nineteenth century- sitting around watching (the) game:
The above image is architect Frank Furness' smoking room in Philadelphia, circa 1883
Only in the last few years of my practice has the discussion arisen of creating a specifically "guy space" within a house project. Prior to that I certainly designed plenty of 'studies' and 'home offices' that were thinly-veiled euphemisms for this kind of male-dominated and controlled space within what can often be a more traditionally female milieu of 'domesticated' space. More recently, this discussion has come out of the closet and I have been asked to make a space that is explicitly for the guys to hang out in or a solitary sanctuary.
I feel strongly that every one that lives in a house needs to have a place that they can call their own. For kids this is clearly their bedroom, or if shared, a corner or niche within the joint bedroom that is clearly delineated as their own space. For adults, this is much trickier and the design discussion that these spaces engender are often the most difficult and contentious meetings with homeowners. Couples are sometimes very quick to start claiming spaces as their own and at least partially excluding the aesthetic and functional opinions of the spouse, if not slyly indicating an actual physical exclusion from the space is desired.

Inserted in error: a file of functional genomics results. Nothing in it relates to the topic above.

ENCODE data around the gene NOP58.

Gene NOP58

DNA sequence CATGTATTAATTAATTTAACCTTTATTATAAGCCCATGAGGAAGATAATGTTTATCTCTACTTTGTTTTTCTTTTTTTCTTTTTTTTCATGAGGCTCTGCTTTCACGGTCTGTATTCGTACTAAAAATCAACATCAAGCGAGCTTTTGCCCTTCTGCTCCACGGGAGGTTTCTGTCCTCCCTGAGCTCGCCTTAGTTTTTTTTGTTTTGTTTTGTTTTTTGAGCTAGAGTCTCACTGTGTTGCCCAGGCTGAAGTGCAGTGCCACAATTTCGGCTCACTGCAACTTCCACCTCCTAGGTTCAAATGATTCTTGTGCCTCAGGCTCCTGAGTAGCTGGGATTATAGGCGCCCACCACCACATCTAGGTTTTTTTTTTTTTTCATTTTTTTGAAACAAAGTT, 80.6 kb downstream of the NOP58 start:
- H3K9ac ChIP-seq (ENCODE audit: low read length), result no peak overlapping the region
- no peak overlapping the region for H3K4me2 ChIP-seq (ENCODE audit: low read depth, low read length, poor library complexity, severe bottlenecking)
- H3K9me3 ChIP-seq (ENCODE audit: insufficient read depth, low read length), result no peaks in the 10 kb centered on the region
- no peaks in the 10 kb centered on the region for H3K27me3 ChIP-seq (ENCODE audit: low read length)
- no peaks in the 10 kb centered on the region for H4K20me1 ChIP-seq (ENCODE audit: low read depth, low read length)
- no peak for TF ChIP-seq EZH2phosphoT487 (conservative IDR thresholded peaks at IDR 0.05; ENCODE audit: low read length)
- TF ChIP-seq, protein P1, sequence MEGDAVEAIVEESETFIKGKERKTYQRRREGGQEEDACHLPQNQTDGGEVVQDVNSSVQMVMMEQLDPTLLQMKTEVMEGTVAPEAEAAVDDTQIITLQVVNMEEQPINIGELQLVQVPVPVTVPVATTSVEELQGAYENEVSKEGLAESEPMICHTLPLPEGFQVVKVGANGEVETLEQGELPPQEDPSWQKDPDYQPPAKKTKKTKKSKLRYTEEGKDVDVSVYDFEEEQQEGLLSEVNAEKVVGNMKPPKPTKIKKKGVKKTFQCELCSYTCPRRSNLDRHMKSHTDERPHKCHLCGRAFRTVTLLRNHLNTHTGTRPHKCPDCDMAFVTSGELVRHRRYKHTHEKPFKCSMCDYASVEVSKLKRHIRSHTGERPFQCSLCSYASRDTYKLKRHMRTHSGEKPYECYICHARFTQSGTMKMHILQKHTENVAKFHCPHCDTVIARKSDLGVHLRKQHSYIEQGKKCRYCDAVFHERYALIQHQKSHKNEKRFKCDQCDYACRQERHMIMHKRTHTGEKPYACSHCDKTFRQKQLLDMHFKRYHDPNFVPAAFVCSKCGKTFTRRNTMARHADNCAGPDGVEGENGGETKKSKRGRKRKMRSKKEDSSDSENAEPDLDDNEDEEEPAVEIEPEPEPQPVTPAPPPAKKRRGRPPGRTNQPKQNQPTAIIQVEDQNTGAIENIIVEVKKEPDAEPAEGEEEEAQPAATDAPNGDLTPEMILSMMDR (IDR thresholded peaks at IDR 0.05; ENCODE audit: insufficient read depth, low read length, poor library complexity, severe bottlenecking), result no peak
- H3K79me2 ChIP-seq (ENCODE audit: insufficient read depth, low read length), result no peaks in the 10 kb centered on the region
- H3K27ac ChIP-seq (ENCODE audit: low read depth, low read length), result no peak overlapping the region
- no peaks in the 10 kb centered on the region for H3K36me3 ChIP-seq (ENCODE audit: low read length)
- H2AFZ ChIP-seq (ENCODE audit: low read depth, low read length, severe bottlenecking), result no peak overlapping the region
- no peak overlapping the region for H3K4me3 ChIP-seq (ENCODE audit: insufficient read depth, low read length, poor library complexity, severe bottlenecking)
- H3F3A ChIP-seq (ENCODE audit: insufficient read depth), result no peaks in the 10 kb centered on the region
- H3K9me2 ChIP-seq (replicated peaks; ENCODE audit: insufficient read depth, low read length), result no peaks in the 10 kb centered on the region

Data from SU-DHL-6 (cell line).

There is much scholarship and writing on the creation and history of such gendered spaces. I have read some of it but it often feels very far away from the center ring of this occasional circus of conflicts with the working architect acting as ring master.
To the notion of "guy space", let me only add that as a programmatic element explicitly desired by clients, there has been a definite increase in my practice in the last few years. So, whether this space is the solitary sanctum sanctorum of the Fortress of Solitude:
or a "man cave" or just a small corner carved out of a garage for the execution of projects:
or the massive audio/video control center - bridge of starship Enterprise - in the images above, I think that there will an increase in the demand for, and interest in these spaces. It will be interesting to see if this generates an equal desire for explicitly "female" spaces. This dialogue is wonderfully and infinitely complex and all the more so for so many of my same-sex couple clients. I try to avoid the tired cliches of gender-defined spaces and keep everyone focused on their individual needs for their own specific spatial/psychological spaces.
I admit a certain ambivalence to the whole notion of exclusivity with which this is often approached, but I welcome the directness of clients to clearly express these desires, even if they are a little embarrassed by the notion.